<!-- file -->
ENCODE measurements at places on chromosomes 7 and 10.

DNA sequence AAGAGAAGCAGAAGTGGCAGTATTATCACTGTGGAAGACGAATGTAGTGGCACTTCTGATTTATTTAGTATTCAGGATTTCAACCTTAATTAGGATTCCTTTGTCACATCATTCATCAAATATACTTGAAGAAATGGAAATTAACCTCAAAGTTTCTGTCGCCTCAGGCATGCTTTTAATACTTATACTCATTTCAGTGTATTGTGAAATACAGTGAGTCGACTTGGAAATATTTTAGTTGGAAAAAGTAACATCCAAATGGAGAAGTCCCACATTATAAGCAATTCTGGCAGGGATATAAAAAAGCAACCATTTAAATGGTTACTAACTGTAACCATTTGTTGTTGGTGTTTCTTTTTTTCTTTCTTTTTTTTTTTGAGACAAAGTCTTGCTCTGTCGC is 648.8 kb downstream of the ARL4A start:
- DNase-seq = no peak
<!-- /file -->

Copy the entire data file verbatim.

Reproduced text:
ENCODE measurements at places on chromosomes 7 and 10.

DNA sequence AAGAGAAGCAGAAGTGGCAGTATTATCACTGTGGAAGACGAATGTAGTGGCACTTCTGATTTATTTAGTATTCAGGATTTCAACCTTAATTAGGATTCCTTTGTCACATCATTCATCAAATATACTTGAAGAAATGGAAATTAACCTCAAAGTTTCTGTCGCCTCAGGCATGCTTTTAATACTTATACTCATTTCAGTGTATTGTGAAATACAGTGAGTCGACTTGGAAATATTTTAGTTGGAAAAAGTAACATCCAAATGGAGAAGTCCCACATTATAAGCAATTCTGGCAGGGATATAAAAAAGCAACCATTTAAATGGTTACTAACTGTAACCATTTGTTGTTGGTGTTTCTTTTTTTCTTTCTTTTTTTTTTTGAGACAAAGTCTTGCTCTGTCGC is 648.8 kb downstream of the ARL4A start:
- DNase-seq = no peak